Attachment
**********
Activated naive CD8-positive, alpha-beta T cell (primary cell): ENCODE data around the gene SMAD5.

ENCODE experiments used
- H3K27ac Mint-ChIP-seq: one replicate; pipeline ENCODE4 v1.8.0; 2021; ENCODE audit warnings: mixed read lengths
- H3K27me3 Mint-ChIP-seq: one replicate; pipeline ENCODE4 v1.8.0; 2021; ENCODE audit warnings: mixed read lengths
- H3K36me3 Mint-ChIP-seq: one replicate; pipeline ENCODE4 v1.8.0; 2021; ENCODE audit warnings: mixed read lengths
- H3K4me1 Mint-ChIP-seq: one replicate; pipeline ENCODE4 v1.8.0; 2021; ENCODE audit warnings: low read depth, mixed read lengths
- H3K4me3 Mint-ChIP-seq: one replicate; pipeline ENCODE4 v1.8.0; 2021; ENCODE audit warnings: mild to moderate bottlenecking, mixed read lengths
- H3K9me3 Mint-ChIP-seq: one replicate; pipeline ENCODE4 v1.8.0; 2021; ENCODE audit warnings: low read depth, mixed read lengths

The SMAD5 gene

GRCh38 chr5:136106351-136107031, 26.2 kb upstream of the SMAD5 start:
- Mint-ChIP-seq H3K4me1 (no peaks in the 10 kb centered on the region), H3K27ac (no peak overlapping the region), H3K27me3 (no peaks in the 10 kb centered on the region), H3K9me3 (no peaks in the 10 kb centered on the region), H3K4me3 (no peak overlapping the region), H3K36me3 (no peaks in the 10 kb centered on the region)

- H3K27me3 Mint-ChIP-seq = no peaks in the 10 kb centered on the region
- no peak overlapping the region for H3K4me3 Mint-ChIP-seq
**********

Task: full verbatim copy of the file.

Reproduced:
Activated naive CD8-positive, alpha-beta T cell (primary cell): ENCODE data around the gene SMAD5.

ENCODE experiments used
- H3K27ac Mint-ChIP-seq: one replicate; pipeline ENCODE4 v1.8.0; 2021; ENCODE audit warnings: mixed read lengths
- H3K27me3 Mint-ChIP-seq: one replicate; pipeline ENCODE4 v1.8.0; 2021; ENCODE audit warnings: mixed read lengths
- H3K36me3 Mint-ChIP-seq: one replicate; pipeline ENCODE4 v1.8.0; 2021; ENCODE audit warnings: mixed read lengths
- H3K4me1 Mint-ChIP-seq: one replicate; pipeline ENCODE4 v1.8.0; 2021; ENCODE audit warnings: low read depth, mixed read lengths
- H3K4me3 Mint-ChIP-seq: one replicate; pipeline ENCODE4 v1.8.0; 2021; ENCODE audit warnings: mild to moderate bottlenecking, mixed read lengths
- H3K9me3 Mint-ChIP-seq: one replicate; pipeline ENCODE4 v1.8.0; 2021; ENCODE audit warnings: low read depth, mixed read lengths

The SMAD5 gene

GRCh38 chr5:136106351-136107031, 26.2 kb upstream of the SMAD5 start:
- Mint-ChIP-seq H3K4me1 (no peaks in the 10 kb centered on the region), H3K27ac (no peak overlapping the region), H3K27me3 (no peaks in the 10 kb centered on the region), H3K9me3 (no peaks in the 10 kb centered on the region), H3K4me3 (no peak overlapping the region), H3K36me3 (no peaks in the 10 kb centered on the region)

- H3K27me3 Mint-ChIP-seq = no peaks in the 10 kb centered on the region
- no peak overlapping the region for H3K4me3 Mint-ChIP-seq